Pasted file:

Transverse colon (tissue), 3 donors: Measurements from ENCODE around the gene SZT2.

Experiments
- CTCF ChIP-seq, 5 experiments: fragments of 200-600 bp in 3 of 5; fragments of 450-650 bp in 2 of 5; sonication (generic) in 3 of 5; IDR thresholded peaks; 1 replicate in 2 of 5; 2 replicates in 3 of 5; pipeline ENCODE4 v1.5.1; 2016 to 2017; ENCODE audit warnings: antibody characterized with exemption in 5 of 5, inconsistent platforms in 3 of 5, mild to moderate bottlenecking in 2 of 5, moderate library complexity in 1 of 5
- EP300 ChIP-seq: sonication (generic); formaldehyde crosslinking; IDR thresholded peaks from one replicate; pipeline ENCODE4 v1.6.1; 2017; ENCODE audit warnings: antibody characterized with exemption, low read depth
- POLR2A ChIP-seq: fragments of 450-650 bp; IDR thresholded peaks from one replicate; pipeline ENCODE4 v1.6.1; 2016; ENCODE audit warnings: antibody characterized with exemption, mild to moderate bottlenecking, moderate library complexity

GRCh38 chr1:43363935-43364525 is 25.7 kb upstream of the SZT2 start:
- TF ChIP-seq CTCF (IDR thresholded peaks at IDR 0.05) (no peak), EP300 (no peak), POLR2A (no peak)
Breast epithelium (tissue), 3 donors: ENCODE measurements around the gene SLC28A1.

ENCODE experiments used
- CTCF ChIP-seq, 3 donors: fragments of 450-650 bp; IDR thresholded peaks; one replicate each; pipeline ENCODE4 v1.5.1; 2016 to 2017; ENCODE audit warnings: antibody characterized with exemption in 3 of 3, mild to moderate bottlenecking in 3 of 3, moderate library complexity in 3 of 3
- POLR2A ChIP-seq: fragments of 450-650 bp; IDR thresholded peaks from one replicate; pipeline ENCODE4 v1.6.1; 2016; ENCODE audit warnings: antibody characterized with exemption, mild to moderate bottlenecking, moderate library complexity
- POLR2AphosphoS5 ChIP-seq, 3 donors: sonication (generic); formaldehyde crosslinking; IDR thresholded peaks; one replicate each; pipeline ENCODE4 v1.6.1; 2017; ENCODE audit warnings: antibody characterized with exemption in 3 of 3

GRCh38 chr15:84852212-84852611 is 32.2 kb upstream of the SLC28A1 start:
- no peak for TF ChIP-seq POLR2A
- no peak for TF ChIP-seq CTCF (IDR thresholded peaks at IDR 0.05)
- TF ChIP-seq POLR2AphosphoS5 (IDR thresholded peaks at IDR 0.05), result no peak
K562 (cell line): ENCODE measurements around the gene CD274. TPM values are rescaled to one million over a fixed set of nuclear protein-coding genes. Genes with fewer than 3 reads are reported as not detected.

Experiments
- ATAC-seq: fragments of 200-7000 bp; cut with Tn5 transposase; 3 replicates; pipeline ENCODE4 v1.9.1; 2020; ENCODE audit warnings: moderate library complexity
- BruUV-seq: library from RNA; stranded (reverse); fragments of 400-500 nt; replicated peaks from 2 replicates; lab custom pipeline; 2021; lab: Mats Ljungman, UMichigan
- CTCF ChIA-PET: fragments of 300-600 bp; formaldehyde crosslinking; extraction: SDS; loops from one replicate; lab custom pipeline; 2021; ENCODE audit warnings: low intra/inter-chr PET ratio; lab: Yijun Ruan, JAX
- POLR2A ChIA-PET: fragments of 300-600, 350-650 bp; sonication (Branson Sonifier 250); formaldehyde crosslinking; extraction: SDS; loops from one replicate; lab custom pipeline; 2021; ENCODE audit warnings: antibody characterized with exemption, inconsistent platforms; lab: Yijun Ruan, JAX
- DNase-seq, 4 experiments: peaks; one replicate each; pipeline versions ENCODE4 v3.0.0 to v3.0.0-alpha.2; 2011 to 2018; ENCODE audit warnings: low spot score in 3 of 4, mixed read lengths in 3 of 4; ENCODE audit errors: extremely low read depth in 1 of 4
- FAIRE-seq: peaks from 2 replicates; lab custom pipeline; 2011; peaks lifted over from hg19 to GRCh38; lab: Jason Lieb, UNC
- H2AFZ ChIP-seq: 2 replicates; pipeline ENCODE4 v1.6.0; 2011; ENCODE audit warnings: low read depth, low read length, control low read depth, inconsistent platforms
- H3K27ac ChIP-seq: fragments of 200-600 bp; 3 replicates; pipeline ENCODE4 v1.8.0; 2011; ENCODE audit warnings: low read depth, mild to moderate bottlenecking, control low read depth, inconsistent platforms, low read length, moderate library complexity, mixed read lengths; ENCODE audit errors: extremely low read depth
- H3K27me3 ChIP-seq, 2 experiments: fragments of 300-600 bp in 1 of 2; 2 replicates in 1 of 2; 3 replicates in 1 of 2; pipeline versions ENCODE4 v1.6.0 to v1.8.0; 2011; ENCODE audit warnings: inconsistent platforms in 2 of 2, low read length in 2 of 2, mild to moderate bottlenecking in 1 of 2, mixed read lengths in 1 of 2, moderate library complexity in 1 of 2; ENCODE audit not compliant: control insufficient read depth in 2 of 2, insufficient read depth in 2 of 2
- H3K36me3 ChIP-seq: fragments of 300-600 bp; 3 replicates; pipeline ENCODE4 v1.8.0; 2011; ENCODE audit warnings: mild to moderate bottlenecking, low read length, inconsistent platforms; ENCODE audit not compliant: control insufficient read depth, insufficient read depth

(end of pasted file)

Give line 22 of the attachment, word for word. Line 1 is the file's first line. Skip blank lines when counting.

- POLR2A ChIA-PET: fragments of 300-600, 350-650 bp; sonication (Branson Sonifier 250); formaldehyde crosslinking; extraction: SDS; loops from one replicate; lab custom pipeline; 2021; ENCODE audit warnings: antibody characterized with exemption, inconsistent platforms; lab: Yijun Ruan, JAX